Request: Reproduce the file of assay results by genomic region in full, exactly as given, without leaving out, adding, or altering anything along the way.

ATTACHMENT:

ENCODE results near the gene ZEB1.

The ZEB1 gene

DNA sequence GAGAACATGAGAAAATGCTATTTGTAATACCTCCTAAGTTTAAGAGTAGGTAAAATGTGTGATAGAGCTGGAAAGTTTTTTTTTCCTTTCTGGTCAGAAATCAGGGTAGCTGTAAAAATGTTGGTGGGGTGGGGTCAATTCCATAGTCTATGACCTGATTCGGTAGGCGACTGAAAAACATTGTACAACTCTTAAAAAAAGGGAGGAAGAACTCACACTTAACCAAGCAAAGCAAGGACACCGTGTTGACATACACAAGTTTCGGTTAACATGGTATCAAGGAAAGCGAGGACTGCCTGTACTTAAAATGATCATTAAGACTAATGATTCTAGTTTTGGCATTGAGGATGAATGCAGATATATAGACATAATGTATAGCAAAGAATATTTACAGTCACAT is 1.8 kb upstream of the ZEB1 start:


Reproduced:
ENCODE results near the gene ZEB1.

The ZEB1 gene

DNA sequence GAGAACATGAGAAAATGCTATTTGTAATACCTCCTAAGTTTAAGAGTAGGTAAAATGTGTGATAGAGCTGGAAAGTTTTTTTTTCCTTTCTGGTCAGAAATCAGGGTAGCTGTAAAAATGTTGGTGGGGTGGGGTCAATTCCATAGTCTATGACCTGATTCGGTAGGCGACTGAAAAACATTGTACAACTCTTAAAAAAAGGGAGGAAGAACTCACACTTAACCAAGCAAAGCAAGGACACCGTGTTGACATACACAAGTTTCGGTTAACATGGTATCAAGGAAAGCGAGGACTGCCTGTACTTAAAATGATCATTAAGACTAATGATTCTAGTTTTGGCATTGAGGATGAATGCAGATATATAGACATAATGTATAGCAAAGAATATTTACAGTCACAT is 1.8 kb upstream of the ZEB1 start: